Liverpool in Terence Davies’ Of Time and the City
Rome in Fellini’s Roma
Berlin in Wenders Wings of Desire
Vienna in Linklater’s Before Sunrise and Paris in Before Sunset
More obscurely, Marshall, North Carolina in David Gordon Green’s All the Real Girls
For a glimpse of Antwerp, watch Any Way The Wind Blows by belgian Tom Barman (great movie)
please recommend additions
The film KANSAS CITY was not a very good promotion for this city. The movie was set in the 1930’s, where it was known as one of the cradles of the Jazz Age. Robert Altman, the film’s director, and Jazz icon Charlie Parker were both born in Kansas City.
The film itself, using Jazz as a backdrop, displayed the seedy side of the city where mobs, both black and white, controlled various parts of the entertainment, business, and political arenas. This age of corruption, and the Jazz Era itself, all ended with the imprisonment of the political power boss who controlled not only Kansas City but the entire region.
The film was in competition for the Golden Palm, won that year by Mike Leigh’s ‘Secrets & Lies’. Jennifer Jason Leigh was the improbable star of KANSAS CITY, which was received lukewarmly by the public. The two highlights of the film were, not surprisingly, the music, and an outstanding performance by Harry Belafonte. I had seen Mr. Belafonte on stage and his transformation for this role was amazing. Mr. Belafonte played the mob boss for the African-American hoods who shared the city with their white counterparts. He was awarded The New York Film Critics Circle honours for Best Supporting Actor.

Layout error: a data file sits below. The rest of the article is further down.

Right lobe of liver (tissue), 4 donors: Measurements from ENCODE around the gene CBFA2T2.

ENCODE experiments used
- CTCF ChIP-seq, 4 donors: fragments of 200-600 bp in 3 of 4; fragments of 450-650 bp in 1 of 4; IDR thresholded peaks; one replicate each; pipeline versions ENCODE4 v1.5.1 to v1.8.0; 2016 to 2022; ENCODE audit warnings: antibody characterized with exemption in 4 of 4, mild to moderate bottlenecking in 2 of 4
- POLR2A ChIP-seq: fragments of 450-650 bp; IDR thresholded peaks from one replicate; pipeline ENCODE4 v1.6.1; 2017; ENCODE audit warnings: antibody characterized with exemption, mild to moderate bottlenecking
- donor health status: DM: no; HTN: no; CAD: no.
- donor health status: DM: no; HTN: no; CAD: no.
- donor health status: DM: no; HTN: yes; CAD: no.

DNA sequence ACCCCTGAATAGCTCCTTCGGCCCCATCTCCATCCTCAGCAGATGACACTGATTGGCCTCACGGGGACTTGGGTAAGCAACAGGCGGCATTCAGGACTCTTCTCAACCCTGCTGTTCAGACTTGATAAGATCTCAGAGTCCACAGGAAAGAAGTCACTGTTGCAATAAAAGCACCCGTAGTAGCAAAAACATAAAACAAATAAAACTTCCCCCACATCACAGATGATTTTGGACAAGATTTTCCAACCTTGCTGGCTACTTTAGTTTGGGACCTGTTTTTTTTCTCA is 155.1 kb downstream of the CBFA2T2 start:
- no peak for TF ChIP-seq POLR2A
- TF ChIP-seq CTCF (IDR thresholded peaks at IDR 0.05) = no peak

I’m so happy I found this topic on MUBI (where else :) ), although I’m kinda sad it’s dead now for 2 years. I’m doing a research on this topic and all this is very useful.
If you want a theoretical (critical) point of view on this subject here’s an idea:
Thom Andersen did a video essay on L.A. – ‘L.A. Plays Itself’ (title taken from a gay porn masterpiece by Fred Halsted). The documentary is 169 minutes long and goes through more than 200 films that have LA as a BACKGROUND, CHARACTER or SUBJECT. The whole film is available on youtube – http://www.youtube.com/watch?v=7SNc41zyLJ0
@APURSANSAR – hi, you mentiond a couple of books on this topic. Could you write any of them down please. There are lots of ‘cinematic city’ books, but I’m looking for ‘cities as character’ theme. There’s one that I found ‘L.A. Noir: The City as Character’ but haven’t gone through it yet.
@GPENARANDA – hi, you posted a link to a list (you probably made) and I like to see it but the link is dead :(
glad to see Any WAy The Wind Blows here – one of my favorite movies
The Cinematic City (David Clarke)
Cinema and the City: Film and Urban Societies in a Global Context (Mark Shiel)
Cinematic Urbanism: A History of the Modern from Reel to Real (Nezar Alsayyad)
Cities and Cinema (Barbara Mennel)
Cities in Transition: The Moving Image and the Modern Metropolis (Andrew Webber)
Every time i watch Pedro Almodovar’s films, he shows us his Madrid, his own version, queer, alive, interesting.
Paris’ Monmartre might be romanticised in "Le fabuleux destin d’Amélie Poulain " but one cannot blame if Jean Pierre Jeunet overdid/exagerrated, it is really an exciting part of the city. It is pulsating with life. it has its own character unique from other parts of paris.
I cannot separate “Unberable Lightness of Being” and Prague, of course.
many austrians might not be aware of the film “The Sound of Music,” but it did inspire other people to travel to Salzburg because of it.